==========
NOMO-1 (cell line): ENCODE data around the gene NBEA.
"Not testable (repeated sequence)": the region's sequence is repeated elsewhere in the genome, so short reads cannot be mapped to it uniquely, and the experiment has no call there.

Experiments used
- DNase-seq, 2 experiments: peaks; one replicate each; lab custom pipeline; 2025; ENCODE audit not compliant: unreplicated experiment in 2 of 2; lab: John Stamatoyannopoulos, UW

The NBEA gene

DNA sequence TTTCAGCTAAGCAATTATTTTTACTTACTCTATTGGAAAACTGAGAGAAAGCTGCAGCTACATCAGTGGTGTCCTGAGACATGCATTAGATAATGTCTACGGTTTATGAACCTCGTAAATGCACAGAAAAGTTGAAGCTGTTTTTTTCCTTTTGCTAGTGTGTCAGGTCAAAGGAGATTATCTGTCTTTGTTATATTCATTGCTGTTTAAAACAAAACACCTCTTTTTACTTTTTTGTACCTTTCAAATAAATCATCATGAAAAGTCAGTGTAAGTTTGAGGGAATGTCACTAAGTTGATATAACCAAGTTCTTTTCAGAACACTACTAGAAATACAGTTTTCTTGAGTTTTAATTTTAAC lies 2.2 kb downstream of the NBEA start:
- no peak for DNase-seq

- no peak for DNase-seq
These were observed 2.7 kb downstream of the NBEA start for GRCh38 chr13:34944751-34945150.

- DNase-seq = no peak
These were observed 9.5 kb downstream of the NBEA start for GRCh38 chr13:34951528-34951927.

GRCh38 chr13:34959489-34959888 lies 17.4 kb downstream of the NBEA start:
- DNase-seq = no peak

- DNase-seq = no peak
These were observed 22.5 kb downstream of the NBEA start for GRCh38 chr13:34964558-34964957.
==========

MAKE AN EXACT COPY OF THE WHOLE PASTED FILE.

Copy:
NOMO-1 (cell line): ENCODE data around the gene NBEA.
"Not testable (repeated sequence)": the region's sequence is repeated elsewhere in the genome, so short reads cannot be mapped to it uniquely, and the experiment has no call there.

Experiments used
- DNase-seq, 2 experiments: peaks; one replicate each; lab custom pipeline; 2025; ENCODE audit not compliant: unreplicated experiment in 2 of 2; lab: John Stamatoyannopoulos, UW

The NBEA gene

DNA sequence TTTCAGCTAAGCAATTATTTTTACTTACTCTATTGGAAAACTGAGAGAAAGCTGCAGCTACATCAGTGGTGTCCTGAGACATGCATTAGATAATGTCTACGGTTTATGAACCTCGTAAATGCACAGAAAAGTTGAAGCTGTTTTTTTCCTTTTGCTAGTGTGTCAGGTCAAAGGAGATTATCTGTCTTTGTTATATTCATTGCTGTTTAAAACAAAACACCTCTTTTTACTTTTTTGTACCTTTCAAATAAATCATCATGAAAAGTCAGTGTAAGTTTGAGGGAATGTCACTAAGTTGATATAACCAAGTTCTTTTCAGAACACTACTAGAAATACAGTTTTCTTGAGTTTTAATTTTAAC lies 2.2 kb downstream of the NBEA start:
- no peak for DNase-seq

- no peak for DNase-seq
These were observed 2.7 kb downstream of the NBEA start for GRCh38 chr13:34944751-34945150.

- DNase-seq = no peak
These were observed 9.5 kb downstream of the NBEA start for GRCh38 chr13:34951528-34951927.

GRCh38 chr13:34959489-34959888 lies 17.4 kb downstream of the NBEA start:
- DNase-seq = no peak

- DNase-seq = no peak
These were observed 22.5 kb downstream of the NBEA start for GRCh38 chr13:34964558-34964957.